U.S. Third Circuit - FindLaw

U.S. Third Circuit - The FindLaw 3rd Circuit Court of Appeals Opinion Summaries Blog

Qualified immunity? For a claim of employment retaliation for whistle-blowing? Believe it or not, that's the defense Philadelphia School District mounted after a federal district court denied its motion for summary judgment in this employment retaliation case.

Francis Dougherty, a former employee, was fired after she told the news media that the school district's superintendent, Dr. Arlene Ackerman, directed a contract to a minority-owned firm without a bidding procedure. The Third Circuit said "no" to the district's claim that it was protected by qualified immunity.

Last month, we reported that the Pennsylvania legislature had passed Senate Bill No. 508, a law that would allow a crime victim to prevent the crime perpetrator from talking about the crime if doing so would make the crime victim feel bad.

The Pennsylvania law in this case was pretty squarely targeted at Mumia Abu Jamal, convicted in 1983 of murdering a Philadelphia police officer. Almost immediately after Gov. Bill Corbett signed it into law, Mumia supporters sued to block its enforcement.

The midterms are over, which means it's time to get back to work. And President Barack Obama has wasted no to time in getting back to one of his major legacies: shaping the judiciary. On Wednesday, the White House announced two nominees to federal circuit courts of appeals, including one to the Third Circuit.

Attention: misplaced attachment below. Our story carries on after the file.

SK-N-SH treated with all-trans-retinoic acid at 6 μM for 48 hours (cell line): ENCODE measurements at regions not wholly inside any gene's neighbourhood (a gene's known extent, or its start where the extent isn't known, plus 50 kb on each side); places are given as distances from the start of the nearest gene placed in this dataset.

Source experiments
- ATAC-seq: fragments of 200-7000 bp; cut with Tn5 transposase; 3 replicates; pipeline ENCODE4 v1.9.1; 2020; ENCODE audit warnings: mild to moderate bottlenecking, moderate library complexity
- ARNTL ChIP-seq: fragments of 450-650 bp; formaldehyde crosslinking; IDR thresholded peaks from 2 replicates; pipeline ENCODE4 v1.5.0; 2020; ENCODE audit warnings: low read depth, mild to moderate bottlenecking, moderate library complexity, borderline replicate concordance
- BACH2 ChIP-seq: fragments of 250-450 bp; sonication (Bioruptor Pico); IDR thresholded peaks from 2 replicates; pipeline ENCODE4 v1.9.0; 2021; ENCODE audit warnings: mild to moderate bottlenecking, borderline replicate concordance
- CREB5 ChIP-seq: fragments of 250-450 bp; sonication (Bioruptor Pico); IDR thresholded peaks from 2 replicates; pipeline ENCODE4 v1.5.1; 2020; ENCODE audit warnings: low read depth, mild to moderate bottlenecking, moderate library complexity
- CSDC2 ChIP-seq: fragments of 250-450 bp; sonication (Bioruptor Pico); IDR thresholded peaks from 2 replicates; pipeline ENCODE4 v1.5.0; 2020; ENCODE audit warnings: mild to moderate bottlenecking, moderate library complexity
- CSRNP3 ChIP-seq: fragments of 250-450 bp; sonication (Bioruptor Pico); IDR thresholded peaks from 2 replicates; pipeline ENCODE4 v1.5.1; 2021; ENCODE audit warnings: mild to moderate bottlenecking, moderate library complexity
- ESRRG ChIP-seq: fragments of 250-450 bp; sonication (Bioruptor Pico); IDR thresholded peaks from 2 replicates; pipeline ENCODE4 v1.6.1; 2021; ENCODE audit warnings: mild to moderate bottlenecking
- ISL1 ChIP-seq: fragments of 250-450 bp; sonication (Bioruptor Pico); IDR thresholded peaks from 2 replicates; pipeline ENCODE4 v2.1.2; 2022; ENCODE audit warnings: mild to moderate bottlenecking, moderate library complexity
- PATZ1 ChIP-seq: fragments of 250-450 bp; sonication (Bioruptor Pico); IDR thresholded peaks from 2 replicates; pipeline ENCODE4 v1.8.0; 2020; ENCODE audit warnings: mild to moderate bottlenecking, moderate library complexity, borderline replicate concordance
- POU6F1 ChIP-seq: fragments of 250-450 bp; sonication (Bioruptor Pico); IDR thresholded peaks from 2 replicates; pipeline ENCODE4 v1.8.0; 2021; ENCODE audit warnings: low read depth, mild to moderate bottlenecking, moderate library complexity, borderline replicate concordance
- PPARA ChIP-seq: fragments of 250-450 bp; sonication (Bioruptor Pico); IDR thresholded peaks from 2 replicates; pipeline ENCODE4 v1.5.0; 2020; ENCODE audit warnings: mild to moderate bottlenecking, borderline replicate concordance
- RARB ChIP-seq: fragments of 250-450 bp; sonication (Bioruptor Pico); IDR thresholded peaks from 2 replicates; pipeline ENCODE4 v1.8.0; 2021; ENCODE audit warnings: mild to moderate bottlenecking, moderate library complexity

Who's the new local judge nominee? He's actually not new at all: It's Judge Luis Felipe Restrepo, a long-time Philadelphian who began his legal career as a local public defender and, for the last year, has been a federal district court judge.

It's a rare occasion when a federal appellate court upholds a grant of habeas corpus. It's rarer still when the habeas petition centers on ineffective assistance of counsel. Nevertheless, last month, the Third Circuit overturned the district court's denial of habeas corpus to Dung Bui, a Pennsylvania resident convicted in federal court of growing marijuana.

So what exactly happened that led the Third Circuit to this infrequent result?

Delaware prison officials have indicated they plan to appeal to the U.S. Supreme Court in a rare instance in which prison officials were found liable for the acts of subordinates.

In Barkes v. First Correctional Medical Inc., the Third Circuit determined that state prison administrators were responsible for the suicide of Christopher Barkes, an inmate at a Delaware prison.

One of the most legendary rock songs of all time, "Stairway to Heaven" by Led Zeppelin, might just be a copy-and-paste job. That's the claim of the heirs of Randy Craig Wolfe (aka Randy California), a legendary guitarist in his own right, a protege of Jimi Hendrix who formed the band Spirit when he was still a teenager and was a pioneer in the psychedelic rock category.

Spirit released the instrumental interlude "Taurus" two years before "Stairway to Heaven." Zeppelin toured with Spirit and often covered the latter band's songs when they opened for them.

Now Wolfe's estate, decades after the songs were released, is raising a copyright infringement claim over the issue.